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Doyle, left, with his younger brother Leon.

When he graduated from Berlin Brothersvalley High School in 1961, Doyle Paul couldn’t afford to go to college. Through the kindness of an older gentleman living in Berlin, that changed. “He would never have been able to go to college because of financial restraints,” says Doyle’s wife of 52 years, Donna Paul. “He never forgot this gentleman’s generosity and had great respect for him.”

Doyle went on to study agriculture education and science at Penn State, eventually returning home to share what he’d learned with others. He spent decades teaching at the same school he grew up in, and mentoring students through the Somerset County Young Farmers’ Association.

Doyle’s grandson, Sam Dively, was one of those students. “He always was helping to find ways to motivate young students to not give up,” says Sam. “I’m fortunate to be one of those students that he pushed and motivated to follow goals and keep my eye on the prize. He taught me that no matter the obstacle ahead that if you kept pushing the goal could be achieved. I would not be where I am today without the guidance I had from him at a young age.”

Doyle’s service to others ran deep; he was committed to his church, where he was a fixture in church leadership and helped other adults explore their faith through Sunday School and bible school; he was committed to civil service, as Berlin’s Emergency Management Coordinator, long-time President of the Berlin Volunteer Fire Department, on the Board of the Berlin Ambulance Association, and member of the Somerset County Firemen’s Association; he was committed to cultivating young farmers, not only teaching and mentoring students at the local, county and state level, but developing new agriculture teachers through Penn State’s Center for Professional Development; he was committed to cultivating resources for well-rounded young people, as long-time President of the Berlin Community Fair and Director of the Berlin Brothersvalley Foundation Board.

As Sam puts it, Doyle cherished family, and his definition of family was broad. “It didn’t matter who you were, he cared about everyone! It didn’t matter if you were someone he already knew or if you just met him. He saw the potential in everyone and was always ready to help anyone at any time. He was a teacher, role model, leader, and mentor. The list goes on and on, but most importantly, he was a family man. And even if you weren’t related by blood, he treated everyone as if they were a part of his family.”

With awards and accolades too many to mention, suffice it to say Doyle Paul represented the best of Berlin, if not the best of humanity. When he passed away in July 2017, the loss was felt far and wide.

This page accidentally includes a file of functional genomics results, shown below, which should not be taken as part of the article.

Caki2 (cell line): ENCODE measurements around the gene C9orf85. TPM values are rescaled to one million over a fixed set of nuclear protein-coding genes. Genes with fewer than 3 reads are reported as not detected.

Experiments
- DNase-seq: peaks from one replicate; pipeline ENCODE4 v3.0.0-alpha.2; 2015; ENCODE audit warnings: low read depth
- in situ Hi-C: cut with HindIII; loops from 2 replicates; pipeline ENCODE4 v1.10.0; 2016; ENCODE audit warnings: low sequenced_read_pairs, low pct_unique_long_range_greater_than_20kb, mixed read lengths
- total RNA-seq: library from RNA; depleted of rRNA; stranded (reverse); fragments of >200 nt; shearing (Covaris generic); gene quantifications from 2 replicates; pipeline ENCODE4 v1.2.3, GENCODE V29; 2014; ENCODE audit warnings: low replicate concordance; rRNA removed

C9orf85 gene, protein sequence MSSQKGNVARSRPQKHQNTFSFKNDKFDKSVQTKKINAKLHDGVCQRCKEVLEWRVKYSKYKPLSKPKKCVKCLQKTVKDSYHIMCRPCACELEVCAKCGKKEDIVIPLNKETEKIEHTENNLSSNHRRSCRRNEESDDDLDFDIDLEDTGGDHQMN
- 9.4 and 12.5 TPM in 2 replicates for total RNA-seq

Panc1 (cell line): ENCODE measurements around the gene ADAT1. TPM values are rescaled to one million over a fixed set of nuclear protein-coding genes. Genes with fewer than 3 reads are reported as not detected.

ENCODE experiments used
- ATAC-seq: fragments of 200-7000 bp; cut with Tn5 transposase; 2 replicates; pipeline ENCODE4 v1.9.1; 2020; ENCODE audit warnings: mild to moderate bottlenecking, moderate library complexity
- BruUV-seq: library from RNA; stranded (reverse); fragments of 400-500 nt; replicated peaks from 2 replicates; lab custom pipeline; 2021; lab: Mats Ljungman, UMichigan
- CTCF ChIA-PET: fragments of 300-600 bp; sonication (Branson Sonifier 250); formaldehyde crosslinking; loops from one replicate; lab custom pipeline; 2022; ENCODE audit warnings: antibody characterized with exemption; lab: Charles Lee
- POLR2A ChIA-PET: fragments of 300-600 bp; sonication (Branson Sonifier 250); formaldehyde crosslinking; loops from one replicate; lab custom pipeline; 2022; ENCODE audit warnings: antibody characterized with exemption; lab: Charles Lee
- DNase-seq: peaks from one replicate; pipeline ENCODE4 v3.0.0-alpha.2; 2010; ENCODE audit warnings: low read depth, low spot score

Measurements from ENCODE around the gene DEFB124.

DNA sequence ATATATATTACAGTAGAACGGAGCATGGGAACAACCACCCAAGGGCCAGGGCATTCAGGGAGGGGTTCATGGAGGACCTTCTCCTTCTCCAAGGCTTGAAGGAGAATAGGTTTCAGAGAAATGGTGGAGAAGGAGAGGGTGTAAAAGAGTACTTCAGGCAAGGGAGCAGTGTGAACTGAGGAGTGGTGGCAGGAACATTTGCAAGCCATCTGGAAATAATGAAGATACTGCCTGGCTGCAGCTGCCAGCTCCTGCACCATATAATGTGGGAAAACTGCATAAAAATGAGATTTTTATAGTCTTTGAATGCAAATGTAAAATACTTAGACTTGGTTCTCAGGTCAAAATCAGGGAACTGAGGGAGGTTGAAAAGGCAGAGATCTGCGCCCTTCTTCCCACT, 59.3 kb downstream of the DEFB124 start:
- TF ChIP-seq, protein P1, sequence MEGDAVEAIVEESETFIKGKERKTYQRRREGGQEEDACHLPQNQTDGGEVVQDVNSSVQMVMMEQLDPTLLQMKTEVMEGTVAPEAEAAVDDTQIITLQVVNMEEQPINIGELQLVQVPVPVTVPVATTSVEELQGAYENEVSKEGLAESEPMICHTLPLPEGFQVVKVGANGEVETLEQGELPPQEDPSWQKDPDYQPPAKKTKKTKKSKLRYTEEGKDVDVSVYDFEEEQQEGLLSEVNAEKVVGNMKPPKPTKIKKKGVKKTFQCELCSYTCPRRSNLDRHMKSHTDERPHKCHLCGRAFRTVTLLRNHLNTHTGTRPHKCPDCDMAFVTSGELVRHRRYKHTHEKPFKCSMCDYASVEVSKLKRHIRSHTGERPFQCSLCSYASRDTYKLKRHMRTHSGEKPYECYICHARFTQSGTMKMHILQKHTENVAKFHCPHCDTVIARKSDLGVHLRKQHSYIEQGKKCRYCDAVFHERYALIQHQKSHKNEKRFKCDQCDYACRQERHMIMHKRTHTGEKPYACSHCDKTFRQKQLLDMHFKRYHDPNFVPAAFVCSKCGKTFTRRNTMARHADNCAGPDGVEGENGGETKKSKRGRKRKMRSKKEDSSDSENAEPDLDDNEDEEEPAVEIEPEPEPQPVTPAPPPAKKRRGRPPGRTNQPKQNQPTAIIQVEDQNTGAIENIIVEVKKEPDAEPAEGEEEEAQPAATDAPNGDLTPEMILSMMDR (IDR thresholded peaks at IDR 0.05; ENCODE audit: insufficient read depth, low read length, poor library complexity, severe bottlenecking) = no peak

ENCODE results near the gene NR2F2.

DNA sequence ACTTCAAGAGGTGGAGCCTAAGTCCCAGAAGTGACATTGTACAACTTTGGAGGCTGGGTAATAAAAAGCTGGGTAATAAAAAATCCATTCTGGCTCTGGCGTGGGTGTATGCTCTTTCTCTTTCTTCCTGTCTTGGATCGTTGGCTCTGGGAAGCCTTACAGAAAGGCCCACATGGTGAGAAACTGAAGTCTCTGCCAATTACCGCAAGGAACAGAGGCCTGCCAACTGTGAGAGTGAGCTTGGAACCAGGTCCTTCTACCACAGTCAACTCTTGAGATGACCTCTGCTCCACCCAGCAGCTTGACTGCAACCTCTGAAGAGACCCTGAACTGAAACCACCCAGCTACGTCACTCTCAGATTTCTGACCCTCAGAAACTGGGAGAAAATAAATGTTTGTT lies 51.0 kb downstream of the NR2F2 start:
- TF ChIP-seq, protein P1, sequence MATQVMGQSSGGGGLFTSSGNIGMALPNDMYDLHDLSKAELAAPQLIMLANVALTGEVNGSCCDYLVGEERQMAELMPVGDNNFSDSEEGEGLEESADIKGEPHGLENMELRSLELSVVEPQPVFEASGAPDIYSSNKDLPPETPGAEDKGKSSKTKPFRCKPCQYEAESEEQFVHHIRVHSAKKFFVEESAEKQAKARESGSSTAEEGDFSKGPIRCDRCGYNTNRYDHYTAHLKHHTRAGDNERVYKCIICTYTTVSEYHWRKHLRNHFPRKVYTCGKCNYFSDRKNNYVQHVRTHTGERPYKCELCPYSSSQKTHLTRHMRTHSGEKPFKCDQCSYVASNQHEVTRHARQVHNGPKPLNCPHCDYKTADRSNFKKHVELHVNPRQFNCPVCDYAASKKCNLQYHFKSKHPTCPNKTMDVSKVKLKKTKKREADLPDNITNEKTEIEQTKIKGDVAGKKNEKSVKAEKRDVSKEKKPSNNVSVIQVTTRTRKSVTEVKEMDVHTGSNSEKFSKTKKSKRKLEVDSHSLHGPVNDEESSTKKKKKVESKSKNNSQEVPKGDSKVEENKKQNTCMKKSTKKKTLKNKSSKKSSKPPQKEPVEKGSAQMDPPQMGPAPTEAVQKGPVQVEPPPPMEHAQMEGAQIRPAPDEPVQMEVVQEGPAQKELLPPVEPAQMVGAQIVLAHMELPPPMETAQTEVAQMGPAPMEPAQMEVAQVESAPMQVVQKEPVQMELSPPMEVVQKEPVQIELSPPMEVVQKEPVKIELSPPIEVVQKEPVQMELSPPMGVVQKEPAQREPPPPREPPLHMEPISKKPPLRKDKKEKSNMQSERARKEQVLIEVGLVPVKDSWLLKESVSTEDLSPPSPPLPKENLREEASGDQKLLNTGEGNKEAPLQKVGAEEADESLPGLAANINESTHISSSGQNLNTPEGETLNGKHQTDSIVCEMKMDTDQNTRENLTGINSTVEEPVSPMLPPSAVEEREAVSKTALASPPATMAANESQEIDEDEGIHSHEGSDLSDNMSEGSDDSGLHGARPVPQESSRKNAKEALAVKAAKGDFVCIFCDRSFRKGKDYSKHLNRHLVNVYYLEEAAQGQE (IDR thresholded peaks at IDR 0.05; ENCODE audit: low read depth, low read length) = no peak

“Doyle always said, ‘Actions speak louder than words,’” adds Donna. He lived his life setting an example with a strong dependable foundation for others to follow. He loved his Lord and Savior, worked hard, loved his family unconditionally, was dedicated to completing a task once started, lived his life to the fullest, had integrity, loyalty, always had a smile on his face, and offered a handshake to people he didn’t even know. He left a legacy that will be carried on down through the years by those who were fortunate enough to know and love him.”

The Doyle E. Paul Memorial Scholarship carries that legacy forward, extending a helping hand to students pursuing an education related to agriculture. The fund was created by the Somerset County Young Farmers’ Association to honor a man who shone as its beacon.

“We give communities a vehicle for commemorating and celebrating the best in people,” says CFA President Mike Kane. “Doyle inspired hundreds, if not thousands, of people through his many teaching, leadership, and volunteer positions. This scholarship honors his passion for farming and for service, which benefits everyone in our region.”

A photo from the local paper commemorating Doyle’s retirement from teaching after 33 years.

Sam says his grandfather would be smiling ear to ear knowing this will help a young person pursue the subject he loved so much. “He loved to watch students excel. He taught so many to love agriculture as much as he did. He would love to see these young students want to be hungry to learn as much as possible.”

It’s a fitting tribute for someone who held dear the generosity that enabled his own education – and it’s a tribute to the ideas Doyle spent his life teaching.

“Doyle believed in the future of agriculture,” explains Donna. “He would be humbled to know that a scholarship in his memory was created to help young people accomplish their goals and become confident leaders in something he was very passionate about – agriculture. He would want these young people to gain as much knowledge as possible and share that knowledge with others, make a positive impact on people’s lives, be the good in the world, and pay it forward.”

“Doyle Paul always worked for everything he had,” adds Sam. “He earned it through being dedicated and compassionate through his work. This scholarship will hopefully give a little motivation to these young students to follow their dream in agriculture and potentially become a leader in agriculture just as he was.”

Though he would never say it, Doyle would want them to be like him. The world will be a better place if they are.

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